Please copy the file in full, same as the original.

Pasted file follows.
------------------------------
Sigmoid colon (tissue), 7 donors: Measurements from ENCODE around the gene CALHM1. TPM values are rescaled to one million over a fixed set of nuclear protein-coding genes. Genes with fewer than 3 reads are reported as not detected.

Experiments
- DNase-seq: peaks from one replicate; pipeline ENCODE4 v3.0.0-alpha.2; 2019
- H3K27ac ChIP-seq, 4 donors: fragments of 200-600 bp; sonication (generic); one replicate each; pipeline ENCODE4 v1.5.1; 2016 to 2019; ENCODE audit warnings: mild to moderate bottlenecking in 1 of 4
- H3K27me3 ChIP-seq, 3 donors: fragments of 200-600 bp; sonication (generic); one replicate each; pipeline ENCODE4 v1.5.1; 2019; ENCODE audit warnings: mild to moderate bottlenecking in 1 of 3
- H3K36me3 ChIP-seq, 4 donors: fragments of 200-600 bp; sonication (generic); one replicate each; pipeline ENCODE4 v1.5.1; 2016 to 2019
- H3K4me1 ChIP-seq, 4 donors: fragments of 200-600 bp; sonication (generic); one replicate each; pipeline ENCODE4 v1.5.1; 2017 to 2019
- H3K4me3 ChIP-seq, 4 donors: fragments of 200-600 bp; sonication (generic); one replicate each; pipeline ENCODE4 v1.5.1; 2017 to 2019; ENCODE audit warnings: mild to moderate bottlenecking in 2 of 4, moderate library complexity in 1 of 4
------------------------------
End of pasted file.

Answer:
Sigmoid colon (tissue), 7 donors: Measurements from ENCODE around the gene CALHM1. TPM values are rescaled to one million over a fixed set of nuclear protein-coding genes. Genes with fewer than 3 reads are reported as not detected.

Experiments
- DNase-seq: peaks from one replicate; pipeline ENCODE4 v3.0.0-alpha.2; 2019
- H3K27ac ChIP-seq, 4 donors: fragments of 200-600 bp; sonication (generic); one replicate each; pipeline ENCODE4 v1.5.1; 2016 to 2019; ENCODE audit warnings: mild to moderate bottlenecking in 1 of 4
- H3K27me3 ChIP-seq, 3 donors: fragments of 200-600 bp; sonication (generic); one replicate each; pipeline ENCODE4 v1.5.1; 2019; ENCODE audit warnings: mild to moderate bottlenecking in 1 of 3
- H3K36me3 ChIP-seq, 4 donors: fragments of 200-600 bp; sonication (generic); one replicate each; pipeline ENCODE4 v1.5.1; 2016 to 2019
- H3K4me1 ChIP-seq, 4 donors: fragments of 200-600 bp; sonication (generic); one replicate each; pipeline ENCODE4 v1.5.1; 2017 to 2019
- H3K4me3 ChIP-seq, 4 donors: fragments of 200-600 bp; sonication (generic); one replicate each; pipeline ENCODE4 v1.5.1; 2017 to 2019; ENCODE audit warnings: mild to moderate bottlenecking in 2 of 4, moderate library complexity in 1 of 4